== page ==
City of Edinburgh Council outlines measures to plug £67m budget gap

Written by Kate Shannon on 9 January 2015 in News

No compulsory redundancies but some jobs still at risk

City of Edinburgh Council has pledged not to make any compulsory redundancies in its bid to plug a budget gap of £67m over the next three years.

However, the local authority, which employs over 19,000 people, said some reduction in roles would be addressed through natural turnover of staff, reportedly as many as 1,200.

An initial blueprint for the future organisation of the council was announced in December and highlighted key areas where future cost savings and service improvements could be achieved. 

These included working closely with third sector organisations; managing council property more effectively; and improving the way the organisation interacts with residents.

The new report states: “As well as the need to address this financial position, which has become significantly more challenging in the last twelve months, key drivers for change (such as the public sector reform agenda; health and social care integration; demographic pressures; increased economic, cultural and social interdependencies; and growing customer expectations) mean transformation is essential to increase productivity and deliver services within budget.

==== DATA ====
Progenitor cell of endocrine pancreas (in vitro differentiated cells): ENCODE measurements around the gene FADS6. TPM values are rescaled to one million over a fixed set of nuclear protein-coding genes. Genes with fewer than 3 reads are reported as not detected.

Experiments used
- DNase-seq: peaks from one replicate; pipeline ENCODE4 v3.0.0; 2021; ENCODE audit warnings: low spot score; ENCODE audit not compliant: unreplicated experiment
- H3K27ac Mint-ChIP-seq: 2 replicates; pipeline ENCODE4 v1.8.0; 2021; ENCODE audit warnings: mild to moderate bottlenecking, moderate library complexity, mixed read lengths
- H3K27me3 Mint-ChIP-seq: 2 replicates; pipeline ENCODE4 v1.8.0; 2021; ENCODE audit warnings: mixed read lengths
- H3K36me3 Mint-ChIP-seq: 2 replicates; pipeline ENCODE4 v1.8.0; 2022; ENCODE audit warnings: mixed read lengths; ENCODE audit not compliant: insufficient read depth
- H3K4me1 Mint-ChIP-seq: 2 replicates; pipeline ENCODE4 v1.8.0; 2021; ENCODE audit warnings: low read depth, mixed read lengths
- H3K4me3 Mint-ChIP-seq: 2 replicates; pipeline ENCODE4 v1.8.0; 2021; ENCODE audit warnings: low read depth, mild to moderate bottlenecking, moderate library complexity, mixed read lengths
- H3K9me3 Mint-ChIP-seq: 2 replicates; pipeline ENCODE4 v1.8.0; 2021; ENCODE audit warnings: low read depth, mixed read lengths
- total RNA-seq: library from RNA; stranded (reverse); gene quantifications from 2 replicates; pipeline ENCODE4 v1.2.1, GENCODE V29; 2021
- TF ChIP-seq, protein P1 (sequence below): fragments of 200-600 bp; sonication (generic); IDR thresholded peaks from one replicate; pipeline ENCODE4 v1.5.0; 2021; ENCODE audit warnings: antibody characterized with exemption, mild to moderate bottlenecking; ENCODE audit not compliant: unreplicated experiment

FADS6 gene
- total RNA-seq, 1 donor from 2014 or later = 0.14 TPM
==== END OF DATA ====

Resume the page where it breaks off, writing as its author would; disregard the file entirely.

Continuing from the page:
“Given the scale and timing of the challenge, the council now needs to drive forward a transformation programme, ensuring a clear focus on outcomes and service delivery.”

Finance convener, councillor Alasdair Rankin, said the council needs to take steps to tackle the financial challenges it faces, while at the same time making services for residents more efficient and effective.

He added: “We set the direction of travel last month [and] we are now considering detailed proposals around this and how we plan to improve the way we interact with residents.

“We believe these priority areas for change will enable us to achieve service improvements as well as cost savings. Of course change on this scale brings challenges but we need to take decisive action now to meet our targets and create a stronger, leaner, more agile council to better serve the people of Edinburgh.”

In May 2013 public spending watchdog the Accounts Commission highlighted difficulties the council faced in making additional savings of £17m to balance its budget in 2017/18. However, by December 2014, it was announced that figure has risen to £67m.

The latest proposals will be considered by the Finance and Resources Committee on Thursday.



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